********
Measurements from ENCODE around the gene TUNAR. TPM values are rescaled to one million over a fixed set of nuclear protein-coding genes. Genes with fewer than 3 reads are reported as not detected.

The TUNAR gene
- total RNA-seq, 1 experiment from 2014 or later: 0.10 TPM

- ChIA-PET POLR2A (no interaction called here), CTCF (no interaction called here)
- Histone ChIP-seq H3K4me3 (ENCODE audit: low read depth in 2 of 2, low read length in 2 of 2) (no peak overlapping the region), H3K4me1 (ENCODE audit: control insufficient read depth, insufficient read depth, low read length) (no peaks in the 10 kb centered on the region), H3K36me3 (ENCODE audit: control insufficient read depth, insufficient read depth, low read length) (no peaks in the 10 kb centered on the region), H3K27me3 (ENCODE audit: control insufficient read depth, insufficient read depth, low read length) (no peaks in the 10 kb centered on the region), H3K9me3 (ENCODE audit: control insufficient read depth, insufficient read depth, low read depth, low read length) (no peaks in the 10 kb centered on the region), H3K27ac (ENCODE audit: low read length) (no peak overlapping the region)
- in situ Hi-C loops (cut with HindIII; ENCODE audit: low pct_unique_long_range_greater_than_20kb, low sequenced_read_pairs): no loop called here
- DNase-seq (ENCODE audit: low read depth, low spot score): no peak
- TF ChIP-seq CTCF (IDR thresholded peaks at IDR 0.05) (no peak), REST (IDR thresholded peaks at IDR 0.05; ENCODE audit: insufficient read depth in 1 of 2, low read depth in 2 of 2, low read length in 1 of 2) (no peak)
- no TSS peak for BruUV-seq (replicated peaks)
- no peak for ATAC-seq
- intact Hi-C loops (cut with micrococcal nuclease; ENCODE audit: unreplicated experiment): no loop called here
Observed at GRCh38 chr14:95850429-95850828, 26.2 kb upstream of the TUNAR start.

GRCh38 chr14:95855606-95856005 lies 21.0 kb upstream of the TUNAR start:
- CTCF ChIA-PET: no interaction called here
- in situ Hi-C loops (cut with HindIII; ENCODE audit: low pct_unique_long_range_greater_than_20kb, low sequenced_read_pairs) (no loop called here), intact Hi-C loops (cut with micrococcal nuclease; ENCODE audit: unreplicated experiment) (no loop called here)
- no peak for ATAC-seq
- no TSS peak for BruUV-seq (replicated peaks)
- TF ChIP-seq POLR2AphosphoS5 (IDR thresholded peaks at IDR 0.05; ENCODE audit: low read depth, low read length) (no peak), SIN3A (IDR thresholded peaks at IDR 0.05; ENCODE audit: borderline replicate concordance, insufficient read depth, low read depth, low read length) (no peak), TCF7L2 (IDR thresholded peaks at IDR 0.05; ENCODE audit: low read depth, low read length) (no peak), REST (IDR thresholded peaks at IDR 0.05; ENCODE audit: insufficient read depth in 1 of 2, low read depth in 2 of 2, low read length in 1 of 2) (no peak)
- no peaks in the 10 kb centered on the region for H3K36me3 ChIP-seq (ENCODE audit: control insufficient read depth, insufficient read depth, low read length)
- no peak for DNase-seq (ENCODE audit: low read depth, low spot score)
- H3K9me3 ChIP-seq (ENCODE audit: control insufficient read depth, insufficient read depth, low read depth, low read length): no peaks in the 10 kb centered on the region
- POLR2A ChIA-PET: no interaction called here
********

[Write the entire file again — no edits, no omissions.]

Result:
Measurements from ENCODE around the gene TUNAR. TPM values are rescaled to one million over a fixed set of nuclear protein-coding genes. Genes with fewer than 3 reads are reported as not detected.

The TUNAR gene
- total RNA-seq, 1 experiment from 2014 or later: 0.10 TPM

- ChIA-PET POLR2A (no interaction called here), CTCF (no interaction called here)
- Histone ChIP-seq H3K4me3 (ENCODE audit: low read depth in 2 of 2, low read length in 2 of 2) (no peak overlapping the region), H3K4me1 (ENCODE audit: control insufficient read depth, insufficient read depth, low read length) (no peaks in the 10 kb centered on the region), H3K36me3 (ENCODE audit: control insufficient read depth, insufficient read depth, low read length) (no peaks in the 10 kb centered on the region), H3K27me3 (ENCODE audit: control insufficient read depth, insufficient read depth, low read length) (no peaks in the 10 kb centered on the region), H3K9me3 (ENCODE audit: control insufficient read depth, insufficient read depth, low read depth, low read length) (no peaks in the 10 kb centered on the region), H3K27ac (ENCODE audit: low read length) (no peak overlapping the region)
- in situ Hi-C loops (cut with HindIII; ENCODE audit: low pct_unique_long_range_greater_than_20kb, low sequenced_read_pairs): no loop called here
- DNase-seq (ENCODE audit: low read depth, low spot score): no peak
- TF ChIP-seq CTCF (IDR thresholded peaks at IDR 0.05) (no peak), REST (IDR thresholded peaks at IDR 0.05; ENCODE audit: insufficient read depth in 1 of 2, low read depth in 2 of 2, low read length in 1 of 2) (no peak)
- no TSS peak for BruUV-seq (replicated peaks)
- no peak for ATAC-seq
- intact Hi-C loops (cut with micrococcal nuclease; ENCODE audit: unreplicated experiment): no loop called here
Observed at GRCh38 chr14:95850429-95850828, 26.2 kb upstream of the TUNAR start.

GRCh38 chr14:95855606-95856005 lies 21.0 kb upstream of the TUNAR start:
- CTCF ChIA-PET: no interaction called here
- in situ Hi-C loops (cut with HindIII; ENCODE audit: low pct_unique_long_range_greater_than_20kb, low sequenced_read_pairs) (no loop called here), intact Hi-C loops (cut with micrococcal nuclease; ENCODE audit: unreplicated experiment) (no loop called here)
- no peak for ATAC-seq
- no TSS peak for BruUV-seq (replicated peaks)
- TF ChIP-seq POLR2AphosphoS5 (IDR thresholded peaks at IDR 0.05; ENCODE audit: low read depth, low read length) (no peak), SIN3A (IDR thresholded peaks at IDR 0.05; ENCODE audit: borderline replicate concordance, insufficient read depth, low read depth, low read length) (no peak), TCF7L2 (IDR thresholded peaks at IDR 0.05; ENCODE audit: low read depth, low read length) (no peak), REST (IDR thresholded peaks at IDR 0.05; ENCODE audit: insufficient read depth in 1 of 2, low read depth in 2 of 2, low read length in 1 of 2) (no peak)
- no peaks in the 10 kb centered on the region for H3K36me3 ChIP-seq (ENCODE audit: control insufficient read depth, insufficient read depth, low read length)
- no peak for DNase-seq (ENCODE audit: low read depth, low spot score)
- H3K9me3 ChIP-seq (ENCODE audit: control insufficient read depth, insufficient read depth, low read depth, low read length): no peaks in the 10 kb centered on the region
- POLR2A ChIA-PET: no interaction called here